traceback: Get and Print Call Stacks

tracebackR Documentation

Get and Print Call Stacks


By default traceback() prints the call stack of the last uncaught error, i.e., the sequence of calls that lead to the error. This is useful when an error occurs with an unidentifiable error message. It can also be used to print the current stack or arbitrary lists of calls.

.traceback() now returns the above call stack (and traceback(x, *) can be regarded as convenience function for printing the result of .traceback(x)).


 traceback(x = NULL, max.lines = getOption("traceback.max.lines",
                                           getOption("deparse.max.lines", -1L)))
.traceback(x = NULL, max.lines = getOption("traceback.max.lines",
                                           getOption("deparse.max.lines", -1L)))



NULL (default, meaning .Traceback), or an integer count of calls to skip in the current stack, or a list or pairlist of calls. See the details.


a number, the maximum number of lines to be printed per call. The default is unlimited. Applies only when x is NULL, a list or a pairlist of calls, see the details.


The default display is of the stack of the last uncaught error as stored as a list of calls in .Traceback, which traceback prints in a user-friendly format. The stack of calls always contains all function calls and all foreign function calls (such as .Call): if profiling is in progress it will include calls to some primitive functions. (Calls to builtins are included, but not to specials.)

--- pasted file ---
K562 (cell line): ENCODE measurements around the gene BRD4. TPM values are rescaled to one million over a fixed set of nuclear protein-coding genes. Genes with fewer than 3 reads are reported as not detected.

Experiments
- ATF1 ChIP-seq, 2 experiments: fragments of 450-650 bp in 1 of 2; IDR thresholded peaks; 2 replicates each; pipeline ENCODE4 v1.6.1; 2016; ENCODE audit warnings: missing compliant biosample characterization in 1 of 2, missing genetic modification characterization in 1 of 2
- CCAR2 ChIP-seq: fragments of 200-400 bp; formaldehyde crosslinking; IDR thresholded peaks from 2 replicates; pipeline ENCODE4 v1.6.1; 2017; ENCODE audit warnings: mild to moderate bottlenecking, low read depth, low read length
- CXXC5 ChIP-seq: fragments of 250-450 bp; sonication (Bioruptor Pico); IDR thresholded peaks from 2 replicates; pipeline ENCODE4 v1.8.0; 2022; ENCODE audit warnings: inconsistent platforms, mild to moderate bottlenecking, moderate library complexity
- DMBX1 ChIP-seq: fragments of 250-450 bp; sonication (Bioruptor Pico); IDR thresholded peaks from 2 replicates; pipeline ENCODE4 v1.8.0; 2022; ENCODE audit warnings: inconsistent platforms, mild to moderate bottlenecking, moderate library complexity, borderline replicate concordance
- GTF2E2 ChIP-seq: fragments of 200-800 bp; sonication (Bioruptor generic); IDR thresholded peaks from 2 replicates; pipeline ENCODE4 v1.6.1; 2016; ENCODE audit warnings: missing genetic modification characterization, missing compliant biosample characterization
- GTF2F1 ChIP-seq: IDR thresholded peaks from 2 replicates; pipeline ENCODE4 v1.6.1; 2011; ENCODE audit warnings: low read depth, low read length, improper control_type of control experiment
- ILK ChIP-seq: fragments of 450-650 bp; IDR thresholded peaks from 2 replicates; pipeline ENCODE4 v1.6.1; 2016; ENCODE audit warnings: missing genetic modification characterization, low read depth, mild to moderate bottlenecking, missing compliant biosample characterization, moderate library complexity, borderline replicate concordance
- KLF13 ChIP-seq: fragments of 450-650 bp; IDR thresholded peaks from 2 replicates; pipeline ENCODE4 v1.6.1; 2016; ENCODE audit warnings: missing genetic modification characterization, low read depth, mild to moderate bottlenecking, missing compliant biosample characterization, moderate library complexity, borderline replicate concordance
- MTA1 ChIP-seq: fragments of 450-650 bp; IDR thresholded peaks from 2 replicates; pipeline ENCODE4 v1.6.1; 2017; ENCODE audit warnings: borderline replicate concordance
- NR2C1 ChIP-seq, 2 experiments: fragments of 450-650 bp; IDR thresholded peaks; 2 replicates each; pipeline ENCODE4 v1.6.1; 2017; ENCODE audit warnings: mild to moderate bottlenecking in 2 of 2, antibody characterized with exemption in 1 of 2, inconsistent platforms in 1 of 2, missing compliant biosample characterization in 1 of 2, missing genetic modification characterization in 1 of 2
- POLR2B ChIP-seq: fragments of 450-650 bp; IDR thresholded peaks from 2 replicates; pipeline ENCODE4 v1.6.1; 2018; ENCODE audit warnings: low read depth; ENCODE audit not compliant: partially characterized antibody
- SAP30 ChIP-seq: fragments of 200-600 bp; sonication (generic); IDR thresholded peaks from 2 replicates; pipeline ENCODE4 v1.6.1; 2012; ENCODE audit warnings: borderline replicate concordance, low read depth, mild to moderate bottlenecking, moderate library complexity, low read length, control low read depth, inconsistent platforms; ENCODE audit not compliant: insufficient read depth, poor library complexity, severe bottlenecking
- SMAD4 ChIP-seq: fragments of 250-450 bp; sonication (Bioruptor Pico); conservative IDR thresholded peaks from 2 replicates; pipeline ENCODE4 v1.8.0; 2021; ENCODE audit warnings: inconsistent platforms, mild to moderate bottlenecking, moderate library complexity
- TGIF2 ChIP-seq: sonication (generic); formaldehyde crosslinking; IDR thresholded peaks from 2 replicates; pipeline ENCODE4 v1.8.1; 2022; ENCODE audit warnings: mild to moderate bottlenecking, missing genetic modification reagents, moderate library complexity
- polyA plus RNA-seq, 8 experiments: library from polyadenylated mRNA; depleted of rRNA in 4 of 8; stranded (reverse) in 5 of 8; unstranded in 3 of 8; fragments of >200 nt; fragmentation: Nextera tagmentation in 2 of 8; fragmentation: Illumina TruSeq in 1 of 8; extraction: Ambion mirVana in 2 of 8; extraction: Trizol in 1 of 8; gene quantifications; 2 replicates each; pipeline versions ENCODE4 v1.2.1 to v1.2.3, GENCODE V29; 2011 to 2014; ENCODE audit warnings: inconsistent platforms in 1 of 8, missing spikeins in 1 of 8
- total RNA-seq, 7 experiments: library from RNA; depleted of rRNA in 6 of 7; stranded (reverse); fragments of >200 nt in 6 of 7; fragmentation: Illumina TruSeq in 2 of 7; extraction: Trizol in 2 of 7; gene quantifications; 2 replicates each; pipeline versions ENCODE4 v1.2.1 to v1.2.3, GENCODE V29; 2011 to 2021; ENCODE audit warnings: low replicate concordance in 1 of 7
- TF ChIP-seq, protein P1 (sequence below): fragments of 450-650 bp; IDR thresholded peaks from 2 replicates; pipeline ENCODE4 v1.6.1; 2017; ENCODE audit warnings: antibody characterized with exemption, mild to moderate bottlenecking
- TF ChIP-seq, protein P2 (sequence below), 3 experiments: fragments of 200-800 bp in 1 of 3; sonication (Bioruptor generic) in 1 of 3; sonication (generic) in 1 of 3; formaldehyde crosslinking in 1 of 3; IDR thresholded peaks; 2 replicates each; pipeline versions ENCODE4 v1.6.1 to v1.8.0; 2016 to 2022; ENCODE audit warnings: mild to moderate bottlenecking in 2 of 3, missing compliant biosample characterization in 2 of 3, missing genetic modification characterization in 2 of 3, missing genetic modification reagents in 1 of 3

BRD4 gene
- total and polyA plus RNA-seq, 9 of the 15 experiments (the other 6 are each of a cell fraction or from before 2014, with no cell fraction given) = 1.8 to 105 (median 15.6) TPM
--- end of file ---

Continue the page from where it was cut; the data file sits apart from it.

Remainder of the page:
Errors which are caught via try or tryCatch do not generate a traceback, so what is printed is the call sequence for the last uncaught error, and not necessarily for the last error.

If x is numeric, then the current stack is printed, skipping x entries at the top of the stack. For example, options(error = function() traceback(3)) will print the stack at the time of the error, skipping the call to traceback() and .traceback() and the error function that called it.

Otherwise, x is assumed to be a list or pairlist of calls or deparsed calls and will be displayed in the same way.

.traceback() and by extension traceback() may trigger deparsing of calls. This is an expensive operation for large calls so it may be advisable to set max.lines to a reasonable value when such calls are on the call stack.


.traceback() returns the deparsed call stack deepest call first as a list or pairlist. The number of lines deparsed from the call can be limited via max.lines. Calls for which max.lines results in truncated output will gain a "truncated" attribute.

traceback() formats, prints, and returns the call stack produced by .traceback() invisibly.


It is undocumented where .Traceback is stored nor that it is visible, and this is subject to change. As of R 4.0.0 .Traceback contains the calls as language objects, whereas previously these calls were deparsed.


Becker, R. A., Chambers, J. M. and Wilks, A. R. (1988) The New S Language. Wadsworth & Brooks/Cole.


foo <- function(x) { print(1); bar(2) }
bar <- function(x) { x + a.variable.which.does.not.exist }
## Not run: 
foo(2) # gives a strange error
## End(Not run)
## 2: bar(2)
## 1: foo(2)
## Ah, this is the culprit ...

## This will print the stack trace at the time of the error.
options(error = function() traceback(3))